In a perfect world, estate planning would be straightforward. All decedents would have wills dictating the distribution of their estates, and a court would not have to get involved. Statistics consistently show that 70% of people pass away without doing any estate planning, which leads to probate without a will.
What is probate? What happens and who inherits your estate if you die without a will?
What is Probate?
Probate is the formal process where a court legally recognizes a decedent’s death and authorizes the distribution and management of that decedent’s estate. The goal is to transfer the real estate and personal property of the decedent to their legal heirs.
What Happens if You Die Without Leaving a Will?
Dying without a will is legally referred to as “dying intestate,” which likely means the involvement of a probate court. However, this depends on the size of the estate and the types of property in it. If probate without a will is required, a court will order the distribution of assets to the proper heirs according to the Texas laws of intestacy.
Do I Need to Probate the Estate?
Some assets pass to designated beneficiaries without going through the probate process. Here are some examples of these assets:
- Bank accounts with a payable on death designation.
- Life insurance policies with a designated beneficiary.
- Retirement accounts with designated beneficiaries.
- Transfer on Death Deeds (TODD) allow for the transfer of real estate without probate. However, it is important to speak with an attorney before executing these deeds to ensure they are not irrevocable and are filed properly with the county clerk before you pass.
Where Do I File?
Most probate cases in Texas need to be filed with the county clerk in the county where the decedent resided. Some counties give this jurisdiction to a county court, while some larger counties give this jurisdiction to statutory probate courts. Filing with the correct court is essential to avoid wasted time and money.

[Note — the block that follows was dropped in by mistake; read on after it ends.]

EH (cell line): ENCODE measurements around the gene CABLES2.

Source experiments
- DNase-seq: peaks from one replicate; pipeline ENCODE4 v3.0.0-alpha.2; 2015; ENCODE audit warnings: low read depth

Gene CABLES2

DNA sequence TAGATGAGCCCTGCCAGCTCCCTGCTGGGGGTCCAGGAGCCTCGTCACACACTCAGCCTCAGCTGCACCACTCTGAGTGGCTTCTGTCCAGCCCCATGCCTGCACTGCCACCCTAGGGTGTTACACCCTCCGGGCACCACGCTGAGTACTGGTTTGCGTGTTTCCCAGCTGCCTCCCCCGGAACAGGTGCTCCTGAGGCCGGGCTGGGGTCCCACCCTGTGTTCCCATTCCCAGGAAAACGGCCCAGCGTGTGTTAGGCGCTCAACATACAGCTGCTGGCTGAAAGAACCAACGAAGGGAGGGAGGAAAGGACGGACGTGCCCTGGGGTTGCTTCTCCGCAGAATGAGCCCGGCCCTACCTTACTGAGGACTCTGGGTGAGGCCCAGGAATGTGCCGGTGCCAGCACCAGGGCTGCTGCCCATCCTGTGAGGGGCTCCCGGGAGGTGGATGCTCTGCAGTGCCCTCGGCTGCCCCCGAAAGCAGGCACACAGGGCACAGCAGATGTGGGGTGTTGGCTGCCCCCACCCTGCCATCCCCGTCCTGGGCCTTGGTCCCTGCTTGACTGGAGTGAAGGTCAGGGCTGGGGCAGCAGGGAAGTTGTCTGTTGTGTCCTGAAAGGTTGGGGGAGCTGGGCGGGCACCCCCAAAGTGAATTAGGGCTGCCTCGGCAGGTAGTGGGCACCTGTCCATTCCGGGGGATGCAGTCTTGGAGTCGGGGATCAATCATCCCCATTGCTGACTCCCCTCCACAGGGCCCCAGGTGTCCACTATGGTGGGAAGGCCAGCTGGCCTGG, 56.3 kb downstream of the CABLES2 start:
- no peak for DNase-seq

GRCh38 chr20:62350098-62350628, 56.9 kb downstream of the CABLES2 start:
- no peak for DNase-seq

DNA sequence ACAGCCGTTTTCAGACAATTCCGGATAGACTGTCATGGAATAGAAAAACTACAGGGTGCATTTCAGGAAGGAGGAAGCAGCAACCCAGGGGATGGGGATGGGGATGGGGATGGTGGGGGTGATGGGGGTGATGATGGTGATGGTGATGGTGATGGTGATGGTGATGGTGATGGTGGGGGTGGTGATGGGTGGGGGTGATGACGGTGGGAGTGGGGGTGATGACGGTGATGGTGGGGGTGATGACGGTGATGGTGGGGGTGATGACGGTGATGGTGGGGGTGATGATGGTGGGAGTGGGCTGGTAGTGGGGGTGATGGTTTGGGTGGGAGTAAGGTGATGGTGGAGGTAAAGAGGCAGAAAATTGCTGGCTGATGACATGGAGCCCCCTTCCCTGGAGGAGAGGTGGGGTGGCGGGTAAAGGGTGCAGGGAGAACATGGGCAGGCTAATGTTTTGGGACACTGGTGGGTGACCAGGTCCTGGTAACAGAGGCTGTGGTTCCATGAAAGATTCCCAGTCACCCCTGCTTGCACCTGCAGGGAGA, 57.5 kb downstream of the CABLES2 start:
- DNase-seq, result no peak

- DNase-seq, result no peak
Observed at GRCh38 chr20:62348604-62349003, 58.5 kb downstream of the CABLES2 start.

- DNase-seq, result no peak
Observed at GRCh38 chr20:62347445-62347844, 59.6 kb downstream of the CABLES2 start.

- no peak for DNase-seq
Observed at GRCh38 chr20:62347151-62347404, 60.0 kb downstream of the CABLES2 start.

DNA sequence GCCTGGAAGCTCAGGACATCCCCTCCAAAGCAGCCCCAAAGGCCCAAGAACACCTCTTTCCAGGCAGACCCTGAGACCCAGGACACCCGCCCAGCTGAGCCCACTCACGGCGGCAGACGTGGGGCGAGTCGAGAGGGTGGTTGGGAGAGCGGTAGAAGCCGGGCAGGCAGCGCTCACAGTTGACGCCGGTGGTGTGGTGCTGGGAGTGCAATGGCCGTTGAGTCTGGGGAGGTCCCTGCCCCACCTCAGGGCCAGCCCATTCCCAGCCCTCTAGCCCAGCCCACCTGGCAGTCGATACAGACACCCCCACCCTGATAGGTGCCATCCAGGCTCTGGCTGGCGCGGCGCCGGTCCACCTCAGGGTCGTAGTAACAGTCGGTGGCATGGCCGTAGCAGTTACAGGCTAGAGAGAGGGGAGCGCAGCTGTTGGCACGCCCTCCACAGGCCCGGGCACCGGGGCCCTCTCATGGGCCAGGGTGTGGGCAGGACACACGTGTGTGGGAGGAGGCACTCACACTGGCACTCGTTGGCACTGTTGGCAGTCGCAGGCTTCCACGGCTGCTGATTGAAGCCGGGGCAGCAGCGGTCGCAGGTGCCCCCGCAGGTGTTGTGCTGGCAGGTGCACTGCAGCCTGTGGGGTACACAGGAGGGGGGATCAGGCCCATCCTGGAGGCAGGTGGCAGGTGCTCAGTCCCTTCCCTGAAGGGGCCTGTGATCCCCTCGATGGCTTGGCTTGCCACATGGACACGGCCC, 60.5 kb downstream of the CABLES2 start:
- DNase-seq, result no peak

Who Inherits Your Estate if You Die Without a Will?
Determining who will inherit property when someone dies intestate is based upon the character of the decedent’s property. Separate property may be distributed differently than community property. Other determining factors are the decedent’s marital status, whether or not they had children, and whether or not those children are also the children of the decedent’s spouse.
Surviving spouses can inherit property and assets, as can surviving children and other family members.
Anderson Estate Planning in Texas Can Help
Estate planning is difficult even in the best of times, but it becomes far more challenging when someone dies intestate. If you need help with your estate or if you need assistance in handling probate without a will, we can help.
Get in touch with an estate planning firm with the skill and experience you need. Call Anderson Estate Planning in Texas at (469) 207-1529 to get started today.